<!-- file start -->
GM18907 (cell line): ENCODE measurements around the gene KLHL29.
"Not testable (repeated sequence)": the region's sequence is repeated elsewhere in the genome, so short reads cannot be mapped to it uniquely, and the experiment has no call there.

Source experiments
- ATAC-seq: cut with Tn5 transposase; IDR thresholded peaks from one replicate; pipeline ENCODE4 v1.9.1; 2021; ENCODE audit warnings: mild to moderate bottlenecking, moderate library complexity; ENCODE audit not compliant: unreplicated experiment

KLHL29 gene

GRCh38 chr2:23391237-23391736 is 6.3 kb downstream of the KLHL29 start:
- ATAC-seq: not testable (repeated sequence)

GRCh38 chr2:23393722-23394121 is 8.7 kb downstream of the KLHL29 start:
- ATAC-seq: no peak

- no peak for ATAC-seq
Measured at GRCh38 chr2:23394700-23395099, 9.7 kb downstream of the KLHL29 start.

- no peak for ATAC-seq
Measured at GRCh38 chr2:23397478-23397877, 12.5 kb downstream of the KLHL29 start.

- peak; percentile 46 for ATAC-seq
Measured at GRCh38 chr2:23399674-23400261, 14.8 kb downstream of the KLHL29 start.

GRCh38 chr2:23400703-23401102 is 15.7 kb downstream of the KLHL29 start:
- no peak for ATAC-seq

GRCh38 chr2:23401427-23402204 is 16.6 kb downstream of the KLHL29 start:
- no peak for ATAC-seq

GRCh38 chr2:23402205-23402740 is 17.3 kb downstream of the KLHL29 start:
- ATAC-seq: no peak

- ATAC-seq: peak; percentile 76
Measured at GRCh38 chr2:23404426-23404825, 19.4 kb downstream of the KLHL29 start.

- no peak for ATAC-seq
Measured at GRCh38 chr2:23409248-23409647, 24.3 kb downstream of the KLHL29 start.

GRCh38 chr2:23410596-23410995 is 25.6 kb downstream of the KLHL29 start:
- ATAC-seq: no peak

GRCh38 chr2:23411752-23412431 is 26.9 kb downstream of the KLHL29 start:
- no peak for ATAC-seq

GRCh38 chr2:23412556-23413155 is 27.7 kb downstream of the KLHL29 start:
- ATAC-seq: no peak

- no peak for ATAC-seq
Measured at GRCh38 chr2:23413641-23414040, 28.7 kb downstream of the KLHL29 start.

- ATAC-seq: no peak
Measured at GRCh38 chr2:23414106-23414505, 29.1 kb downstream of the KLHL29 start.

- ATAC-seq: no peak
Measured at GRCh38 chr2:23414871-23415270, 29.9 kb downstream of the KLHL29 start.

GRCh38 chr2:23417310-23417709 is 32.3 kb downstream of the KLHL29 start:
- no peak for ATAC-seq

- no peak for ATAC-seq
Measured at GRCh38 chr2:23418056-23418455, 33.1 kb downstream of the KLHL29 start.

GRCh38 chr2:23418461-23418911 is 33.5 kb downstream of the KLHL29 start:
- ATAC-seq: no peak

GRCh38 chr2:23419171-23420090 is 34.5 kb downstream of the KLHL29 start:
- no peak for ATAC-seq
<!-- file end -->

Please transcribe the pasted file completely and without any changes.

GM18907 (cell line): ENCODE measurements around the gene KLHL29.
"Not testable (repeated sequence)": the region's sequence is repeated elsewhere in the genome, so short reads cannot be mapped to it uniquely, and the experiment has no call there.

Source experiments
- ATAC-seq: cut with Tn5 transposase; IDR thresholded peaks from one replicate; pipeline ENCODE4 v1.9.1; 2021; ENCODE audit warnings: mild to moderate bottlenecking, moderate library complexity; ENCODE audit not compliant: unreplicated experiment

KLHL29 gene

GRCh38 chr2:23391237-23391736 is 6.3 kb downstream of the KLHL29 start:
- ATAC-seq: not testable (repeated sequence)

GRCh38 chr2:23393722-23394121 is 8.7 kb downstream of the KLHL29 start:
- ATAC-seq: no peak

- no peak for ATAC-seq
Measured at GRCh38 chr2:23394700-23395099, 9.7 kb downstream of the KLHL29 start.

- no peak for ATAC-seq
Measured at GRCh38 chr2:23397478-23397877, 12.5 kb downstream of the KLHL29 start.

- peak; percentile 46 for ATAC-seq
Measured at GRCh38 chr2:23399674-23400261, 14.8 kb downstream of the KLHL29 start.

GRCh38 chr2:23400703-23401102 is 15.7 kb downstream of the KLHL29 start:
- no peak for ATAC-seq

GRCh38 chr2:23401427-23402204 is 16.6 kb downstream of the KLHL29 start:
- no peak for ATAC-seq

GRCh38 chr2:23402205-23402740 is 17.3 kb downstream of the KLHL29 start:
- ATAC-seq: no peak

- ATAC-seq: peak; percentile 76
Measured at GRCh38 chr2:23404426-23404825, 19.4 kb downstream of the KLHL29 start.

- no peak for ATAC-seq
Measured at GRCh38 chr2:23409248-23409647, 24.3 kb downstream of the KLHL29 start.

GRCh38 chr2:23410596-23410995 is 25.6 kb downstream of the KLHL29 start:
- ATAC-seq: no peak

GRCh38 chr2:23411752-23412431 is 26.9 kb downstream of the KLHL29 start:
- no peak for ATAC-seq

GRCh38 chr2:23412556-23413155 is 27.7 kb downstream of the KLHL29 start:
- ATAC-seq: no peak

- no peak for ATAC-seq
Measured at GRCh38 chr2:23413641-23414040, 28.7 kb downstream of the KLHL29 start.

- ATAC-seq: no peak
Measured at GRCh38 chr2:23414106-23414505, 29.1 kb downstream of the KLHL29 start.

- ATAC-seq: no peak
Measured at GRCh38 chr2:23414871-23415270, 29.9 kb downstream of the KLHL29 start.

GRCh38 chr2:23417310-23417709 is 32.3 kb downstream of the KLHL29 start:
- no peak for ATAC-seq

- no peak for ATAC-seq
Measured at GRCh38 chr2:23418056-23418455, 33.1 kb downstream of the KLHL29 start.

GRCh38 chr2:23418461-23418911 is 33.5 kb downstream of the KLHL29 start:
- ATAC-seq: no peak

GRCh38 chr2:23419171-23420090 is 34.5 kb downstream of the KLHL29 start:
- no peak for ATAC-seq